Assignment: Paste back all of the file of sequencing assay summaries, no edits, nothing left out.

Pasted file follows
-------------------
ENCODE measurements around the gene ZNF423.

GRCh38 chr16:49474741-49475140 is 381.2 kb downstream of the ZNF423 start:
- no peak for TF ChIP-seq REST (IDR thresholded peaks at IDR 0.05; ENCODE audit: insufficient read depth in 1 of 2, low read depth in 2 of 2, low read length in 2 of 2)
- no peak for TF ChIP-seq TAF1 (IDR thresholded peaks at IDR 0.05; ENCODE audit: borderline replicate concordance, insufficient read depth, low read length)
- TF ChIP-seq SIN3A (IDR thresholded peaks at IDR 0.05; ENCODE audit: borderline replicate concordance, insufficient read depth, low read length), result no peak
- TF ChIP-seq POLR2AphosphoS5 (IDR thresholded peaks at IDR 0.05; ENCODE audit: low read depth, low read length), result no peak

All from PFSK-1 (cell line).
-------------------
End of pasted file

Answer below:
ENCODE measurements around the gene ZNF423.

GRCh38 chr16:49474741-49475140 is 381.2 kb downstream of the ZNF423 start:
- no peak for TF ChIP-seq REST (IDR thresholded peaks at IDR 0.05; ENCODE audit: insufficient read depth in 1 of 2, low read depth in 2 of 2, low read length in 2 of 2)
- no peak for TF ChIP-seq TAF1 (IDR thresholded peaks at IDR 0.05; ENCODE audit: borderline replicate concordance, insufficient read depth, low read length)
- TF ChIP-seq SIN3A (IDR thresholded peaks at IDR 0.05; ENCODE audit: borderline replicate concordance, insufficient read depth, low read length), result no peak
- TF ChIP-seq POLR2AphosphoS5 (IDR thresholded peaks at IDR 0.05; ENCODE audit: low read depth, low read length), result no peak

All from PFSK-1 (cell line).